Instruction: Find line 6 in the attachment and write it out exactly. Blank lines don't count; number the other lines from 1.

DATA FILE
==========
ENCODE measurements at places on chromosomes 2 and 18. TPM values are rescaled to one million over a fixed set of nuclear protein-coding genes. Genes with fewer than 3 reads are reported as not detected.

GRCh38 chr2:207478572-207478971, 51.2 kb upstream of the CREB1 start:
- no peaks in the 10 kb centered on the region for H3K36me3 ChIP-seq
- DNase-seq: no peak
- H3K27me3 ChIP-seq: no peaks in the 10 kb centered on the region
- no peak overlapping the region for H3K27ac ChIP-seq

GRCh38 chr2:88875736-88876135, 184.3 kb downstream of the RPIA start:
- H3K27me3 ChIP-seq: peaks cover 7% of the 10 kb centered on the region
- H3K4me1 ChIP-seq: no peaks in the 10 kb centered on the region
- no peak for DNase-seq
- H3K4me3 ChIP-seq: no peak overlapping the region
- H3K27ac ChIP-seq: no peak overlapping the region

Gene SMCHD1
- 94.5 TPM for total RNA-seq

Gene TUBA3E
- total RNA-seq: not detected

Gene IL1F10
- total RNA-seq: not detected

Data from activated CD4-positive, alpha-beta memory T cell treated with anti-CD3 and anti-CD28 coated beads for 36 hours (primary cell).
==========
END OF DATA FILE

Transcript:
- no peak overlapping the region for H3K27ac ChIP-seq